What's the best financial advice you've ever received? Here are a few answers

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  • Jaesi (@jaesib) Salt Lake City, UT
    Aug. 20, 2013 10:28 a.m.

    These are all great! My best financial advice deals with the attitude and emotions you have with money. When buying something, you may feel like something is taken away from you. This is not the abundant mindset. So you can trick yourself in a way. Because the mind can't tell the difference between an experience you create outside (physical) or inside (imagination).
    So this is what you can do:

    Carry cash around in your pocket and throughout the whole day, imagine spending it. But then look back in your pocket after the experience to see the money is still there!

  • NT SomewhereIn, UT
    Aug. 15, 2013 8:37 a.m.

    Don't buy anything you don't have the cash for. I paid every cent of my college education (2 degrees). The lessons I learned through that process were very valuable.

    We did take out a 15 yr loan for our home 20 years ago. We paid it off in 7.

    These lessons must be generation-skipping because I cannot for the life of me convey this same advice/counsel to our children, one of whom is requesting that we cosign for something today.

    Heaven help the next generation.

  • Daniel Leifker San Francisco, CA
    Aug. 14, 2013 11:06 p.m.

    Best advice I got: Write down everything you spend money on. Every penny. (Spreadsheets are great for this.)

    At the end of the year, total up the categories. You will be utterly horrified by how much you spent on things you don't use, clothes you don't wear, food you never ate, and carry-out or restaurant food that you could have cooked at home. I used to go out to lunch every day and eat mediocre food, and then I realized I was spending over $2000 a year just on that.

    Just seeing how much money leaked out of my wallet each year prompted me to make some lifestyle changes that didn't hurt all that much and saved me thousands of dollars each year.

    Worst advice I got (and never used): I once read a book on how to be thrifty. It actually advised you to save money by not having your male children circumcised at birth. Oh, and Heloise once mentioned some guy who washes and recycles his paper coffee filters. I guess I could think of worse things to recycle.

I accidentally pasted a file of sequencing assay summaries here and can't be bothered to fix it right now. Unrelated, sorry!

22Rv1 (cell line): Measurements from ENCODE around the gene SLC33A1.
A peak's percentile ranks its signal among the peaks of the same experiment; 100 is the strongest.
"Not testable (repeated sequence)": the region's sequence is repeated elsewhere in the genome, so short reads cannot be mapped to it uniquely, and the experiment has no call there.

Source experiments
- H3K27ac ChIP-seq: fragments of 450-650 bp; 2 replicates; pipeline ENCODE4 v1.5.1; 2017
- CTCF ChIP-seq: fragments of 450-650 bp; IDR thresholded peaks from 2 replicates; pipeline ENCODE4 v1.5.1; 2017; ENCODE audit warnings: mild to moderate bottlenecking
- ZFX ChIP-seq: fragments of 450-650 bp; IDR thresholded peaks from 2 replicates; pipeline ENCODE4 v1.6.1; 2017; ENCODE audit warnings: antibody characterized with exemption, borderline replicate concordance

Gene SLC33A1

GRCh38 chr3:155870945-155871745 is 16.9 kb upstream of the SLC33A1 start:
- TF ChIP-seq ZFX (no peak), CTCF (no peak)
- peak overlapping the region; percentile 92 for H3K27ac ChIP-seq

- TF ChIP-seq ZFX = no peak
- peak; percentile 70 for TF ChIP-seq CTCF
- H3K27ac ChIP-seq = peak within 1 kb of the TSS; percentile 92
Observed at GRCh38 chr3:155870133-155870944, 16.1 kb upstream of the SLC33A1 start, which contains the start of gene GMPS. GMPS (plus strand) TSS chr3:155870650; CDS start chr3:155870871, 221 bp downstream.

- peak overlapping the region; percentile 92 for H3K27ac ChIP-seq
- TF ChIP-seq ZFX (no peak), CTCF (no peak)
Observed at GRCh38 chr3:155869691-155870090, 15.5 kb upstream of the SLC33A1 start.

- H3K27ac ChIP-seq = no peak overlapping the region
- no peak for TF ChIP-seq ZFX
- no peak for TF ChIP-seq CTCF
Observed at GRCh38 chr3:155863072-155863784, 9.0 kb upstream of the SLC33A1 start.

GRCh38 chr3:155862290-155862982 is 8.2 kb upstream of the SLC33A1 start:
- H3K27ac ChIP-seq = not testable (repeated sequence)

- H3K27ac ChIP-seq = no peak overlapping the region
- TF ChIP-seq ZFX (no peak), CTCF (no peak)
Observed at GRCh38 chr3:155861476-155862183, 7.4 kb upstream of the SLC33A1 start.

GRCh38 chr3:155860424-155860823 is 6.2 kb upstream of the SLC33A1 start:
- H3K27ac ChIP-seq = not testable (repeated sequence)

• ImABeliever Provo, UT
    Aug. 14, 2013 9:09 p.m.

    I save and invest a little; but I tell you it is extremely difficult.
    It is crazy expensive to live in the United States anymore.

  • Cato the Elder Salt Lake City, Utah
    Aug. 14, 2013 8:10 p.m.

    I am saving myself for marriage.

  • Liberal Ted Salt Lake City, UT
    Aug. 14, 2013 1:02 p.m.

    But bo and our leaders tell us it's okay to borrow, spend, print and leverage on the backs of our children.

    Somehow this is the only way to prosperity. yet our country has $17 Trillion in debt. Which is $7 Trillion more than when bo inherited this "mess". We have $70 Trillion unfunded liabilities. And yet the answer is to simply tax the snot out of those few that are still working and spread the wealth to those who refuse to do for themselves.

    The whole time we have a president that takes more vacations, golfing trips, parties with the elites and the least transparent.

    Yet his minions keep chanting yes we can yes we can yes we can, while the country goes down the toilet.

  • Brave Sir Robin San Diego, CA
    Aug. 14, 2013 10:06 a.m.

    My dad told me "never own a dog you can throw. Because you will." Sage advice.

  • Mister J Salt Lake City, UT
    Aug. 14, 2013 8:05 a.m.

    Shakespeare said, "Neither a borrower or lender be."

  • ipr Spanish Fork, UT
    Aug. 14, 2013 7:47 a.m.

    Get out of debt. It is tremendously comforting to know you don't owe anybody anything.

  • george of the jungle goshen, UT
    Aug. 14, 2013 5:43 a.m.

    Invest in pork belly's. The thing is. What ever your thing is. Don't have more things than what you can do. Keep it simple, one thing at a time.

  • Zorro Bakersfield, CA
    Aug. 13, 2013 11:24 p.m.

    My Dad always said, "If you cant pay cash, you cant afford it!" Wish I'd listened!!! :)

  • jeanie orem, UT
    Aug. 13, 2013 11:21 p.m.

    Budget, and when you do include a reasonable amount each month you don't have to account to anyone for.

  • Hutterite American Fork, UT
    Aug. 13, 2013 11:06 p.m.

    I tell the kids to live below their means. A new car is almost never justified. As dual citizens I tell them they must live at home in Canada most of their lives, because health care will never work here, and it will destroy them if they don't. Do not deal with US banks with your real money, I tell them. They are not nearly conservative enough in any of their practises. Your bank should be run by an old scotsman, I counsel, who loathes your spending habits very much. Avoid the trap of easy money. You may achieve your status by what you have earned, but never by what you can borrow.

  • JSB Sugar City, ID
    Aug. 13, 2013 9:38 p.m.

    When my children got married I gave them the following advice: 1) Always have good medical insurance. 2) Avoid debt except for a house that you can afford. That means to never buy a car unless you can pay cash for it. Pay your credit card bills off every month. 3) Save a little every month. 4) When the babies come, mama stays home. It's worked so far.

  • DN Subscriber 2 SLC, UT
    Aug. 13, 2013 8:54 p.m.

    Buy low, sell high.
    Marry rich.